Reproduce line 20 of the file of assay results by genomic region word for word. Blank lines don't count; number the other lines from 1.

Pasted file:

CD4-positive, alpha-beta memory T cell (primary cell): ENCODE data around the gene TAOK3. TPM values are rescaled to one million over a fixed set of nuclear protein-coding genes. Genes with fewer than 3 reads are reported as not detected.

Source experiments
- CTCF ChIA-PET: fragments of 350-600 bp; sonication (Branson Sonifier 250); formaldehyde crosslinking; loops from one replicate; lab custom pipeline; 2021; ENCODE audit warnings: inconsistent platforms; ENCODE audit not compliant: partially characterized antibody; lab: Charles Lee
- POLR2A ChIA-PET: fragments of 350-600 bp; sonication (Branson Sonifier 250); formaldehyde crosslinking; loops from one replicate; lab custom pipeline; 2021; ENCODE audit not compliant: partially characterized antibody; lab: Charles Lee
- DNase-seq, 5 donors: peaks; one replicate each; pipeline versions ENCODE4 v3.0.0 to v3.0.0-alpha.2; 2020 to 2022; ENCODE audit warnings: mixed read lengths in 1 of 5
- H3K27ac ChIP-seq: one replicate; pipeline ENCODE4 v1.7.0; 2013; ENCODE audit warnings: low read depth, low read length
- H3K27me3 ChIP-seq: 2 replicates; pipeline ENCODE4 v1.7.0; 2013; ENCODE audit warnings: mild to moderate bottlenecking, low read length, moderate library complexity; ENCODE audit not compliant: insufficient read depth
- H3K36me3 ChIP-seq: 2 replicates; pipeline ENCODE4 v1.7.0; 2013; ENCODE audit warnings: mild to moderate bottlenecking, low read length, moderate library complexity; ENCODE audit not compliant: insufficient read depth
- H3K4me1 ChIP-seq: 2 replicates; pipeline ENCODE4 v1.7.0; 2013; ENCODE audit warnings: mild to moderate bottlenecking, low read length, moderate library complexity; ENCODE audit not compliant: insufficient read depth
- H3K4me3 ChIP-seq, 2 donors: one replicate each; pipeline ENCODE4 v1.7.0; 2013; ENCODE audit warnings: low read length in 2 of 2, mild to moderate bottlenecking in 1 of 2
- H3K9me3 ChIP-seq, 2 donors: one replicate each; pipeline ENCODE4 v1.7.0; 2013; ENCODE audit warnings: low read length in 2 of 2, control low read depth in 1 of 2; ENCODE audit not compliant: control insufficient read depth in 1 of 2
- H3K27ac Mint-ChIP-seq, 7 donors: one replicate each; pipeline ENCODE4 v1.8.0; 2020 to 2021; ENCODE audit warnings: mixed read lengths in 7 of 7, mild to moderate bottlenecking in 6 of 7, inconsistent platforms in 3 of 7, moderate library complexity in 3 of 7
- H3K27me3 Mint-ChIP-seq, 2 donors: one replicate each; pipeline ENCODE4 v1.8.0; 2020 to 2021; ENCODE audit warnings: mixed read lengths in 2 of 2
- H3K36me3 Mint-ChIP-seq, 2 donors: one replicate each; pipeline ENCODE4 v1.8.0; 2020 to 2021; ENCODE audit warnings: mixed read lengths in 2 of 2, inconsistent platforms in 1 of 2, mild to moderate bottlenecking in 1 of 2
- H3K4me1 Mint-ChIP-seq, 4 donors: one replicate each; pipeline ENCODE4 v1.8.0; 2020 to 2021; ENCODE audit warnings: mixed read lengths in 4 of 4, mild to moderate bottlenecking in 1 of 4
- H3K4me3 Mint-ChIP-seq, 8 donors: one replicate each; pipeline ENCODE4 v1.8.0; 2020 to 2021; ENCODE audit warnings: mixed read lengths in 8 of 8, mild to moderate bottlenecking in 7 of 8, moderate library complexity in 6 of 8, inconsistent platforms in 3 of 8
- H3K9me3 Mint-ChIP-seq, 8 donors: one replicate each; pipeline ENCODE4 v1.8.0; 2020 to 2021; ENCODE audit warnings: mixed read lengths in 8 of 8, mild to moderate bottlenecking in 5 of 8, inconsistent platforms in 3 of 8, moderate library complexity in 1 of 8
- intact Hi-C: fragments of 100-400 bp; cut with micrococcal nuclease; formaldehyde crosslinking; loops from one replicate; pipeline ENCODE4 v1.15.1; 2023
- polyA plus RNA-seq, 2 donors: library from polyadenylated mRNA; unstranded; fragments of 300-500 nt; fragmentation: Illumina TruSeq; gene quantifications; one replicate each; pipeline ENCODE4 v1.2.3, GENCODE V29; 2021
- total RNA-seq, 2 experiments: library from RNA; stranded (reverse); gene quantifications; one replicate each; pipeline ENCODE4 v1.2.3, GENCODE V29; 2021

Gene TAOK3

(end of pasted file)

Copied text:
- total RNA-seq, 2 experiments: library from RNA; stranded (reverse); gene quantifications; one replicate each; pipeline ENCODE4 v1.2.3, GENCODE V29; 2021